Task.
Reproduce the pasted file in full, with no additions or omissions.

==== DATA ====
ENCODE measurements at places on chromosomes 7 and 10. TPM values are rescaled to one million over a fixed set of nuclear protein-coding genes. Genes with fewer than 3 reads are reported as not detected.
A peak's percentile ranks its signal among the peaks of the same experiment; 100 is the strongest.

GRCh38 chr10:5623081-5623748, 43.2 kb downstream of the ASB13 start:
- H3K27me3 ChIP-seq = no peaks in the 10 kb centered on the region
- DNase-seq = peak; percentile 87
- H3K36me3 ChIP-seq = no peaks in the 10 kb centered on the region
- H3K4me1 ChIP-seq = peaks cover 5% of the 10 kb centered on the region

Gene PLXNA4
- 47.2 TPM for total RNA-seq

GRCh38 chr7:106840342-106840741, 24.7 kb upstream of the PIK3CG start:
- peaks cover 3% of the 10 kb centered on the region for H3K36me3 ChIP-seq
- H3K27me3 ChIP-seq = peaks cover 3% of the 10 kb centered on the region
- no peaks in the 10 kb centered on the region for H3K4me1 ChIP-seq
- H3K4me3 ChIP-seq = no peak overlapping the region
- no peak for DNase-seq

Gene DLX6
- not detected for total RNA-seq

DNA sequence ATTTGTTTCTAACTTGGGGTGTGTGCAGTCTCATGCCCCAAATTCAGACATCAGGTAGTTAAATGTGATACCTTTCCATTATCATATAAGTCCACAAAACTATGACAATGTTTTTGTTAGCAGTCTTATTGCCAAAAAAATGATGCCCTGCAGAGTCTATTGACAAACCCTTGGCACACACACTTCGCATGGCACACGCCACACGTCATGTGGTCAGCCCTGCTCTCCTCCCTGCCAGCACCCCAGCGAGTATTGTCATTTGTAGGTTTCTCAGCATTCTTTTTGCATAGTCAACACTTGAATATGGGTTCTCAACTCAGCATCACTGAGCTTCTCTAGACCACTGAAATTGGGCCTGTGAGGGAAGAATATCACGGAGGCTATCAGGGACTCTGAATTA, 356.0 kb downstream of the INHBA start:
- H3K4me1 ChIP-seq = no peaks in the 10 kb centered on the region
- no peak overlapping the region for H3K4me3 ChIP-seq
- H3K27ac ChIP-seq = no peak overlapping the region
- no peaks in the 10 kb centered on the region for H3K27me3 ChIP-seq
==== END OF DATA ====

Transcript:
ENCODE measurements at places on chromosomes 7 and 10. TPM values are rescaled to one million over a fixed set of nuclear protein-coding genes. Genes with fewer than 3 reads are reported as not detected.
A peak's percentile ranks its signal among the peaks of the same experiment; 100 is the strongest.

GRCh38 chr10:5623081-5623748, 43.2 kb downstream of the ASB13 start:
- H3K27me3 ChIP-seq = no peaks in the 10 kb centered on the region
- DNase-seq = peak; percentile 87
- H3K36me3 ChIP-seq = no peaks in the 10 kb centered on the region
- H3K4me1 ChIP-seq = peaks cover 5% of the 10 kb centered on the region

Gene PLXNA4
- 47.2 TPM for total RNA-seq

GRCh38 chr7:106840342-106840741, 24.7 kb upstream of the PIK3CG start:
- peaks cover 3% of the 10 kb centered on the region for H3K36me3 ChIP-seq
- H3K27me3 ChIP-seq = peaks cover 3% of the 10 kb centered on the region
- no peaks in the 10 kb centered on the region for H3K4me1 ChIP-seq
- H3K4me3 ChIP-seq = no peak overlapping the region
- no peak for DNase-seq

Gene DLX6
- not detected for total RNA-seq

DNA sequence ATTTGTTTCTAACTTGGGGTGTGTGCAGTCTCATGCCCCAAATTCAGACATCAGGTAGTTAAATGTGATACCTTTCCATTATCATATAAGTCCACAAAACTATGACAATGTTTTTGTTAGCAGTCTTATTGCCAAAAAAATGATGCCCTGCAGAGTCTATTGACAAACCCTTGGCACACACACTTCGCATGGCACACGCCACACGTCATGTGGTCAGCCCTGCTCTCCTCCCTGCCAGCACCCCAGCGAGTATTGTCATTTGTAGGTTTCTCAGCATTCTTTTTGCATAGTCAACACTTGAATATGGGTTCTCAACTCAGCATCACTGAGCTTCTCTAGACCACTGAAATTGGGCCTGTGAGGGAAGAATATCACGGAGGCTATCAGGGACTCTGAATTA, 356.0 kb downstream of the INHBA start:
- H3K4me1 ChIP-seq = no peaks in the 10 kb centered on the region
- no peak overlapping the region for H3K4me3 ChIP-seq
- H3K27ac ChIP-seq = no peak overlapping the region
- no peaks in the 10 kb centered on the region for H3K27me3 ChIP-seq